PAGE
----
Thursday, November 11, 2010

A tough one

So I've been watching the West Wing for the past few weeks. Its very good, though it's obsession with abstract intelligence is slightly off-putting. I'll talk about that more in another post.
I just finished watching and episode in which the Ayatollah of Iran asks the U.S. president to allow his dying 15 year old son to come to the U.S. for a life saving operation. For added dramatic effect, the only doctor in the U.S. who can do the operation is the son of an Iranian who was killed by the Ayatollah.
As you would expect from a heart-warming drama (which the West Wing aspires to be) the U.S. President allows the boy to come to the U.S. and the doctor does perform the operation. And of course we are all supposed to be impressed with their magnanimity.
But I'm not so sure, though certainly not on the grounds that the president and doctor should have stuck it to the evil Ayatollah by letting his son die.
Rather I'm uncomfortable with the decision because it assumes that the president should have the power to bestow such benevolence in the first place. Why didn't the president simply say "Sorry but that's not my choice to make." After all the president is not the U.S.'s Chief Immigration Officer, somebody else has that job. What about this case made it okay for him to disregard the established divisions of authority in the government. And if it was justified to do so in this case, why not others?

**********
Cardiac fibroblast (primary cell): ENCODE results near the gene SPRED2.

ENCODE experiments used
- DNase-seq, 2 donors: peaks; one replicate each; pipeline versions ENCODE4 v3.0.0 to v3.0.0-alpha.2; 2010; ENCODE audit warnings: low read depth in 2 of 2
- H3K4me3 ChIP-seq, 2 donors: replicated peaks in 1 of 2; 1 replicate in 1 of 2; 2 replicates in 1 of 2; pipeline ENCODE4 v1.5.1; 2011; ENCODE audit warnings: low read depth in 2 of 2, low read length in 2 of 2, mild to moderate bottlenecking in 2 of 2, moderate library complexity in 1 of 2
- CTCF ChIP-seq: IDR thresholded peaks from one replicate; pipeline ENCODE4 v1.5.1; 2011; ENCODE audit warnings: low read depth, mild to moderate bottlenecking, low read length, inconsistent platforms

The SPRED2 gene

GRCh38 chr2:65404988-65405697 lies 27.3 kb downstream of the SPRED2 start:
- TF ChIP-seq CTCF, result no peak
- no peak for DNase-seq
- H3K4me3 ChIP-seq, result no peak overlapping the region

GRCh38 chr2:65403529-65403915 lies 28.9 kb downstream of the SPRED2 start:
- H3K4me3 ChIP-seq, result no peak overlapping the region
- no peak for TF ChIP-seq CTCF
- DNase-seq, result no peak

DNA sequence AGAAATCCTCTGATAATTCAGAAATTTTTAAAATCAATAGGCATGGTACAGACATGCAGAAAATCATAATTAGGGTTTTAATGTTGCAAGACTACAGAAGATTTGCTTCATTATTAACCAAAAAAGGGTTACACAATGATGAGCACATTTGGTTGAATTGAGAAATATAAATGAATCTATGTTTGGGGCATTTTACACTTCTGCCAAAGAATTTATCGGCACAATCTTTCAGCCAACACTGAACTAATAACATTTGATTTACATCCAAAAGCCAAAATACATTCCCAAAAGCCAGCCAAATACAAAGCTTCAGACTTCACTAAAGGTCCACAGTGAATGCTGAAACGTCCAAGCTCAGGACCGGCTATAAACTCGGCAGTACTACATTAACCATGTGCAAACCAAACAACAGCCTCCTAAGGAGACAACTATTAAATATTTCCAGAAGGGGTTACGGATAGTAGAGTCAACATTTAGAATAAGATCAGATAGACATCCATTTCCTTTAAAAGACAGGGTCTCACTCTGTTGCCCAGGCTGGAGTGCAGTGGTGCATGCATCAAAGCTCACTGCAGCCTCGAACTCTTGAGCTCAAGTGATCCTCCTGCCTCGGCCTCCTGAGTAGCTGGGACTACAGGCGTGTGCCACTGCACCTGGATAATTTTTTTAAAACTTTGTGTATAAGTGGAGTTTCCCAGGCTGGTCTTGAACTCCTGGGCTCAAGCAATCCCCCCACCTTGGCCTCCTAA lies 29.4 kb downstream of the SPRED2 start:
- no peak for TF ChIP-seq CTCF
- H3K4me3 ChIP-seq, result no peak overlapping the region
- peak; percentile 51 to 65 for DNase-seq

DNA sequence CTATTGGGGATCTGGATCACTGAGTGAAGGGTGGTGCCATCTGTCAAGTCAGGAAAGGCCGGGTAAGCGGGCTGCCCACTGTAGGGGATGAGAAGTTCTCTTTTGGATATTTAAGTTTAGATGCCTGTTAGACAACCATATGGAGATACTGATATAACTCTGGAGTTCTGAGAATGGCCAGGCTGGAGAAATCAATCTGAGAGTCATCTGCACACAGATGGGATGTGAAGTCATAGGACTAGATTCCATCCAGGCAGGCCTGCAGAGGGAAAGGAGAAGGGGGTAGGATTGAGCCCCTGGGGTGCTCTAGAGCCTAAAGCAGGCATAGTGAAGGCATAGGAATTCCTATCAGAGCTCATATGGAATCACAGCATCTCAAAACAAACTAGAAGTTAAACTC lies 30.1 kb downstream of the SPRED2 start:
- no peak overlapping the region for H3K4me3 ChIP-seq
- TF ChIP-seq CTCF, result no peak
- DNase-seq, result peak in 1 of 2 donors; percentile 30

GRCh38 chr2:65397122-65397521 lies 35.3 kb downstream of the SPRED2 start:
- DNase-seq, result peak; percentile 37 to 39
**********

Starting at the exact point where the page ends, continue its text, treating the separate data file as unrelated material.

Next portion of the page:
Without question this boy deserves to come to the U.S. and receive the operation. But then so do thousands of other children around the world. Sadly we don't live in a world where that is possible. One might nevertheless support the decision with moral platitudes about "not making the perfect the enemy of the good." but I don't think that is very convincing here. The president in this case is not doing all he can to help the thousands of children in the world who would benefit from American healthcare, he is not fighting the good fight (and realistically never will), but rather simply helping a singular child because that child is the son of a powerful person. That isn't something I can feel good about.

There are some choices that we should not give ourselves the power to make.

Share/Bookmark

No comments:

Post a Comment